The longtime environmental activist and ocean advocate testified before the Bureau of Ocean Energy Management, Regulation and Enforcement, which is reviewing a lease sale in the Chukchi Sea, the body of water shared with Russia off Alaska's northwest shore.
Environmental and Alaska Native groups bitterly oppose drilling in Arctic waters, which lack a deep-water port and other infrastructure that could be useful for cleanup of a major spill, especially with the region's notoriously bad weather, winter darkness and threat of ice much of the year.
Drilling critics contend that not enough is known about ocean currents, navigation hazards and habits of marine wildlife including endangered bowhead whales, walrus, polar bears and the prey of bears, ice seals.
Danson, who is in Alaska filming the movie "Everybody Loves Whales" with actress Drew Barrymore, told regulators that scientific studies should be done before any development or exploratory drilling.
"If you had done the science to begin with, maybe you would have said, 'You know what? Don't drill here, drill there. It has less impact on the environment, and you can still get your oil,"' he said.
Danson spoke five days after a trip to the Inupiat Eskimo community of Barrow, America's northernmost city, where he had a discussion with Edward Itta, mayor of the North Slope Borough.
"The people he represents have been lifted up economically from oil money into a place where they can live in a much more sustainable way," he said. "And at the same time, their spiritual and cultural life depends on whaling, bowhead whale, and they feel that may or may not be in jeopardy from this drilling."
Danson is a board member of Oceana, which advocates spending $20 million annually over five years for scientific research ahead of exploratory drilling.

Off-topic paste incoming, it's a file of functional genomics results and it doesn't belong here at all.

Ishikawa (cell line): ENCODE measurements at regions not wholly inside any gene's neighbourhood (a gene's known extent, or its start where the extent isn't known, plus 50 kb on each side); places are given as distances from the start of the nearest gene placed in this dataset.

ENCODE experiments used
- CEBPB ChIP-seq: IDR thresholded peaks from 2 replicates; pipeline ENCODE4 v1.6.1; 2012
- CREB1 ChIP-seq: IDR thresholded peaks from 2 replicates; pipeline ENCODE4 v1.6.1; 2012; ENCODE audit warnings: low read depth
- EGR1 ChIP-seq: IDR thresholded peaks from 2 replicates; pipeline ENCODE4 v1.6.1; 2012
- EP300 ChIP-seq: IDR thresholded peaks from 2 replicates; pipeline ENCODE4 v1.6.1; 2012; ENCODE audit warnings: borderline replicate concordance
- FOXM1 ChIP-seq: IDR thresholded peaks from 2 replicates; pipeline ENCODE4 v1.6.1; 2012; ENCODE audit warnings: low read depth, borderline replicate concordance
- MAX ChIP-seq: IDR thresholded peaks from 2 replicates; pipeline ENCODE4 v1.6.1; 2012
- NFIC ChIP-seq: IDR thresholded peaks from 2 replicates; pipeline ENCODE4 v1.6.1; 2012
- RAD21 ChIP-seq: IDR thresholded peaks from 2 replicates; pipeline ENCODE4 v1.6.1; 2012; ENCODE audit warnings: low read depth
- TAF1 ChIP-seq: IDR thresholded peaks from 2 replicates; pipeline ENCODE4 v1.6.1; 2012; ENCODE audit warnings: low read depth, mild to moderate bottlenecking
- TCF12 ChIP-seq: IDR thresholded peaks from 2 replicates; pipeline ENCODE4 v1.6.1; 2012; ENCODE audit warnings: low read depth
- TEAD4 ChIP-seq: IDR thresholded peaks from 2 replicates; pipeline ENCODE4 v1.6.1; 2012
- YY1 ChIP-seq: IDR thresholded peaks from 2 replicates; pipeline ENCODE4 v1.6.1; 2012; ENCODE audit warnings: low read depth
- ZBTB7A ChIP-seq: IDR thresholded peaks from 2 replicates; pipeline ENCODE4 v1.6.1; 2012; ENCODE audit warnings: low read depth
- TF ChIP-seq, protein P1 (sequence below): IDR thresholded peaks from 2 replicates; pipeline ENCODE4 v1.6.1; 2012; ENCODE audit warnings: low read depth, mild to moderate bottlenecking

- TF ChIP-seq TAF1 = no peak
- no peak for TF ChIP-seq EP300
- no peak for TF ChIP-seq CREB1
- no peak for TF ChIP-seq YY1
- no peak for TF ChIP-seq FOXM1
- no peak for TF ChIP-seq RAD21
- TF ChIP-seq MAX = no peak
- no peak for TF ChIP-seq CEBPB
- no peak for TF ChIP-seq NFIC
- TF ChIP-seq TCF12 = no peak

The Bureau of Ocean Energy Management held the hearing as it conducts a court-ordered environmental review for a 2008 lease sale in the Chukchi Sea.
The federal agency that preceded the bureau, the Minerals Management Service, issued 487 leases after receiving high bids totaling $2.7 billion. A subsidiary of Shell Oil accounted for most of the bidding.
Environmental and Alaska Native and environmental groups sued, saying required environmental work hadn't been done. A federal judge agreed in part and said regulators hadn't properly considered the effects of natural gas development in the Chukchi Sea.
At least 78 people signed up to testify at Tuesday's hearing. Those representing Alaska businesses dependent on the oil industry said millions of dollars have been spent on studies in support of offshore Arctic drilling. Both Alaska and the country need additional supplies of domestic oil, they said.
Shell, a major leaseholder in Arctic waters, has said drilling can be done safely in relatively shallow Arctic waters. They also have said that a spill could be contained and cleaned up by response vessels the company would stage with a drilling rig.